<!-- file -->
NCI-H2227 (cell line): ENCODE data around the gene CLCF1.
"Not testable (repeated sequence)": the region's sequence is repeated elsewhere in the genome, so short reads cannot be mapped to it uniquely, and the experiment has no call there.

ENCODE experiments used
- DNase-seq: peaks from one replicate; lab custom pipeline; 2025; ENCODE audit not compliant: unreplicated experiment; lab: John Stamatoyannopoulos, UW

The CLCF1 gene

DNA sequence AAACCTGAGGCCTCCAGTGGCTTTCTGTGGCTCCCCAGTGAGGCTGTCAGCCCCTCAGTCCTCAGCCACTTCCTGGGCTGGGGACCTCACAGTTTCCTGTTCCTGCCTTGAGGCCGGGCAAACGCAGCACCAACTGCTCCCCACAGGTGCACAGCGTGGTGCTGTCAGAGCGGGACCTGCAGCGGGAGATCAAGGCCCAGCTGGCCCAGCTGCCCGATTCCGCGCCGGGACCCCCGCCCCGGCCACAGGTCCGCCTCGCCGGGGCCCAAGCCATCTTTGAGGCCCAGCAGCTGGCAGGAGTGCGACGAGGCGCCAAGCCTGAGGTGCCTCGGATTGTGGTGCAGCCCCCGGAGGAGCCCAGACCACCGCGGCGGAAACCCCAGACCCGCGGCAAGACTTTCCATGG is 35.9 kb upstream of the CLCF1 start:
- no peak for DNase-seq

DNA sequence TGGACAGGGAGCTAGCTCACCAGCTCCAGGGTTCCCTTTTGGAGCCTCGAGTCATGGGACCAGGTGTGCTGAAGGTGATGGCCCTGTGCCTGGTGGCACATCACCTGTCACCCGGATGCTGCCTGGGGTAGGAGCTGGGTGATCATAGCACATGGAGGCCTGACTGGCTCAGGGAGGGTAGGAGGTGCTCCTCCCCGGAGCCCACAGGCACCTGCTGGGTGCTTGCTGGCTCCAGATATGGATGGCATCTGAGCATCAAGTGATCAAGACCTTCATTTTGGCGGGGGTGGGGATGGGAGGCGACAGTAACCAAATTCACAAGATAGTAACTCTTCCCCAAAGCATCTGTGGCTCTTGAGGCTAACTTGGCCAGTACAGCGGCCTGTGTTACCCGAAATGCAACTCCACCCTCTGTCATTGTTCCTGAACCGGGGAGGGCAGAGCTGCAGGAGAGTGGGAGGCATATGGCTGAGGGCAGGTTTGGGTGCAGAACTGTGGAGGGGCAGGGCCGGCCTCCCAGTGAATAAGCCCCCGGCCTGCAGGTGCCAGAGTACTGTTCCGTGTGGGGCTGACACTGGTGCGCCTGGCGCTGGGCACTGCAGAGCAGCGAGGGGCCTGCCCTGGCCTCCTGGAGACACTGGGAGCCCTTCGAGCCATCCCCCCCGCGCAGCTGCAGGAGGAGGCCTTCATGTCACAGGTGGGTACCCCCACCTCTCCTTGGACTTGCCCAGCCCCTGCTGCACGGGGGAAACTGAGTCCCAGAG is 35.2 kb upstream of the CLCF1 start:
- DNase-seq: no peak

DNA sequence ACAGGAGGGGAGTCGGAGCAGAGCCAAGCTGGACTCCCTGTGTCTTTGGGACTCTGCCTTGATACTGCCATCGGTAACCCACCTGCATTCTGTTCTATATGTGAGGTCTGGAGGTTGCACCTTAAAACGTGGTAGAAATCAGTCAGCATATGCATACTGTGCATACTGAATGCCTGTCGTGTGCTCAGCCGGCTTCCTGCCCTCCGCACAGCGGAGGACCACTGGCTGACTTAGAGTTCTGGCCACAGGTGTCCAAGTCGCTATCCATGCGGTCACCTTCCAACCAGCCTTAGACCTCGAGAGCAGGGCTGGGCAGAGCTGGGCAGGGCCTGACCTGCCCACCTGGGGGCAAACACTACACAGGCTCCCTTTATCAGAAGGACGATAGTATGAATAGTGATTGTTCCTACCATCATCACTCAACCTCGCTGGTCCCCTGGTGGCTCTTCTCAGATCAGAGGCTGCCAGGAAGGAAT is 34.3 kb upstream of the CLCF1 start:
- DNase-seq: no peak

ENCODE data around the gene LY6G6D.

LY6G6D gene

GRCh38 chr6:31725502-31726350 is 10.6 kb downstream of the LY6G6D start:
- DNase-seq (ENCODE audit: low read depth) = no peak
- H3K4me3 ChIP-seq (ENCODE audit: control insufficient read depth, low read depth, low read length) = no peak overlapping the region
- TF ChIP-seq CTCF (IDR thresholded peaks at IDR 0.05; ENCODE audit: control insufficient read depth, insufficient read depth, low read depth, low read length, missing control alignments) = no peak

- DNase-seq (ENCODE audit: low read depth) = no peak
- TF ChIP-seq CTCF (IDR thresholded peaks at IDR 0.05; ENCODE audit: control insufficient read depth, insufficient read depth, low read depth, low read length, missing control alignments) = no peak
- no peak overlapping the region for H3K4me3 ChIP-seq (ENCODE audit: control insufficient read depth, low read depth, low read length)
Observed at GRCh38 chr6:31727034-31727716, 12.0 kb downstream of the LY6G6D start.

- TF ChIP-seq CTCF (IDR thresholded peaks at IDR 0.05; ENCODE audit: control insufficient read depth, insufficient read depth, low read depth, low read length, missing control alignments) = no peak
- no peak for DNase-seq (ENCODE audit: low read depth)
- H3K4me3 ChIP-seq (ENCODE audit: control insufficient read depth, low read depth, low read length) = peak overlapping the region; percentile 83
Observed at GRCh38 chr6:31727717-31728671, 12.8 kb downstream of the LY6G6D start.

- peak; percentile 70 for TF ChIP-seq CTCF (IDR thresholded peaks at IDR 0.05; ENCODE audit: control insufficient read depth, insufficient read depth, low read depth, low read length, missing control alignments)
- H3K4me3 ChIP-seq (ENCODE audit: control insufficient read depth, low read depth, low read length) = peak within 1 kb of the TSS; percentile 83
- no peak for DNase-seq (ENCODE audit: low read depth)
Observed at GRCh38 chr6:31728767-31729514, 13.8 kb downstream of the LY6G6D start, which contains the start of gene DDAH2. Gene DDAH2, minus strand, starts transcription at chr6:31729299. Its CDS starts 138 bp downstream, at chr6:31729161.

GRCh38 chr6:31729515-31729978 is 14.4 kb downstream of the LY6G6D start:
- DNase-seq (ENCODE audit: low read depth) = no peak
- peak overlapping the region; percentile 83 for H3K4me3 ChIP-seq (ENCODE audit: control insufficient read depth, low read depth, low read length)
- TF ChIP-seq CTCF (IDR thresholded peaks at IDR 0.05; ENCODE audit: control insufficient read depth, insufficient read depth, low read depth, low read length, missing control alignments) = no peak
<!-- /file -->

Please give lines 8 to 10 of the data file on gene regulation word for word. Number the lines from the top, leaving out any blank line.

DNA sequence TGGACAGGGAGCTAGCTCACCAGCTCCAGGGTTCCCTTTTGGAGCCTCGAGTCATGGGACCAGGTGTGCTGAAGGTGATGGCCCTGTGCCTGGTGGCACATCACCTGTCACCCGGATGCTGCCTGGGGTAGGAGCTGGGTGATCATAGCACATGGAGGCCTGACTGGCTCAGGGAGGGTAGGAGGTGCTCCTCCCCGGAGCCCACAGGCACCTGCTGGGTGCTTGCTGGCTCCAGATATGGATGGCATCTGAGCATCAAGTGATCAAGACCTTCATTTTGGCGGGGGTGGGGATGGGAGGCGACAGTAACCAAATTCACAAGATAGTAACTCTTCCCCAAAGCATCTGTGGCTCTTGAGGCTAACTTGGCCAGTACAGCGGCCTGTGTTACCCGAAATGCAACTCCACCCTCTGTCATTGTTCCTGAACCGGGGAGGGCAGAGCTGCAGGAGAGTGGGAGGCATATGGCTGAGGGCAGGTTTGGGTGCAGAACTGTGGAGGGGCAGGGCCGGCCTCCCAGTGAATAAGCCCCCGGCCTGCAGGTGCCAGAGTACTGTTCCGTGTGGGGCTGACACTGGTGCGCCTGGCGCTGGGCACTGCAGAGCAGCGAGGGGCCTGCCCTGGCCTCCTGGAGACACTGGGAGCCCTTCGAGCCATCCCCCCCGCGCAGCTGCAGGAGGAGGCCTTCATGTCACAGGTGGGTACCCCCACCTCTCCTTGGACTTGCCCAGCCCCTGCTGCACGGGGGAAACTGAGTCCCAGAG is 35.2 kb upstream of the CLCF1 start:
- DNase-seq: no peak

DNA sequence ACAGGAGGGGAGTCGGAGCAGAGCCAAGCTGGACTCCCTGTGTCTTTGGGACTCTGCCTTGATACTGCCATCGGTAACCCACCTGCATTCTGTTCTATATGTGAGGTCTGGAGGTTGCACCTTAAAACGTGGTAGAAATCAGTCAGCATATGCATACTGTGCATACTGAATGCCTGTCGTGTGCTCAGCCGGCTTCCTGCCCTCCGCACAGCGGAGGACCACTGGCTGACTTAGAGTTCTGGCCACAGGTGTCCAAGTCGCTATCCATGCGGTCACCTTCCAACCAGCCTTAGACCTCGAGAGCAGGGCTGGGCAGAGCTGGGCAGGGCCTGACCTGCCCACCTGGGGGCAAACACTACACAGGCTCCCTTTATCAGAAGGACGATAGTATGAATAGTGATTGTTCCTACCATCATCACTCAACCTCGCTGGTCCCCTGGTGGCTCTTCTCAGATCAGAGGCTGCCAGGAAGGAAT is 34.3 kb upstream of the CLCF1 start: